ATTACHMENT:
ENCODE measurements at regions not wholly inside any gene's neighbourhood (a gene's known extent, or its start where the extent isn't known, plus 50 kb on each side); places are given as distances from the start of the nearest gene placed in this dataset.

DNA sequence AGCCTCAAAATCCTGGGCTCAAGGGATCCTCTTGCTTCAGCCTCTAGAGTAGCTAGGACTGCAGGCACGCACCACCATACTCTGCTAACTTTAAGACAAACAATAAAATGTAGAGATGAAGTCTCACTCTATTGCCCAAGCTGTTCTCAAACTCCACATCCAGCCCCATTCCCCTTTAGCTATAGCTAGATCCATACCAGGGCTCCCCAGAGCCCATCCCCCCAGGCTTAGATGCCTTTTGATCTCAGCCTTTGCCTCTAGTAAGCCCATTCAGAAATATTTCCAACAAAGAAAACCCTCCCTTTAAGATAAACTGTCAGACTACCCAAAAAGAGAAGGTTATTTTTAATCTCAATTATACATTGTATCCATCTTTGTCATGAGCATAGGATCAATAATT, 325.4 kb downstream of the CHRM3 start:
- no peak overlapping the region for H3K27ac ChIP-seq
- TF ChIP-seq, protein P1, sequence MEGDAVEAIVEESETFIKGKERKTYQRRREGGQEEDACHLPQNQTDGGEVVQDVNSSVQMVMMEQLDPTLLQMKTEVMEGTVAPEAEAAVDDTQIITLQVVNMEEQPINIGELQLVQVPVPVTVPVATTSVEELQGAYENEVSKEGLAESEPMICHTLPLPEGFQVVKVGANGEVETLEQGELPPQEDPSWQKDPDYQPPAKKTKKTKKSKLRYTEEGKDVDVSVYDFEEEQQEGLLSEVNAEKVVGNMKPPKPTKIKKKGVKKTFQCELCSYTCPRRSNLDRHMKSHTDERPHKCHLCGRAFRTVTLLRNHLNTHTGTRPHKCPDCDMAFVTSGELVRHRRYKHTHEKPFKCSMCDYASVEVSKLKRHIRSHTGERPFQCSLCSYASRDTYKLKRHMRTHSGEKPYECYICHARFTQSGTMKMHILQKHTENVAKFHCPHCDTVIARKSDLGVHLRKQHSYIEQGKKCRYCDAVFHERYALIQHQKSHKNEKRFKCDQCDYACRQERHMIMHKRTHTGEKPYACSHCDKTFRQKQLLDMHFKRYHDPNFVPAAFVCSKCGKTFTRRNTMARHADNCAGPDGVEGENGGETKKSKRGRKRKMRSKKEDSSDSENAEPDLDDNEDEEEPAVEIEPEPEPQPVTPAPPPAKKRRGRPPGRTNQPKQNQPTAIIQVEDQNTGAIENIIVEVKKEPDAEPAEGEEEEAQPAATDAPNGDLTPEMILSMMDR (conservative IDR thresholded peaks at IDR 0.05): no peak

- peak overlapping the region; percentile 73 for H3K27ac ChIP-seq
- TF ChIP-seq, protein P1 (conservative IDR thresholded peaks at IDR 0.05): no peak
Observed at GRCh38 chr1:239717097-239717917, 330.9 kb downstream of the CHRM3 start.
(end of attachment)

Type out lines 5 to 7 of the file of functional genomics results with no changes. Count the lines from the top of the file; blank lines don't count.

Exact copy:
- peak overlapping the region; percentile 73 for H3K27ac ChIP-seq
- TF ChIP-seq, protein P1 (conservative IDR thresholded peaks at IDR 0.05): no peak
Observed at GRCh38 chr1:239717097-239717917, 330.9 kb downstream of the CHRM3 start.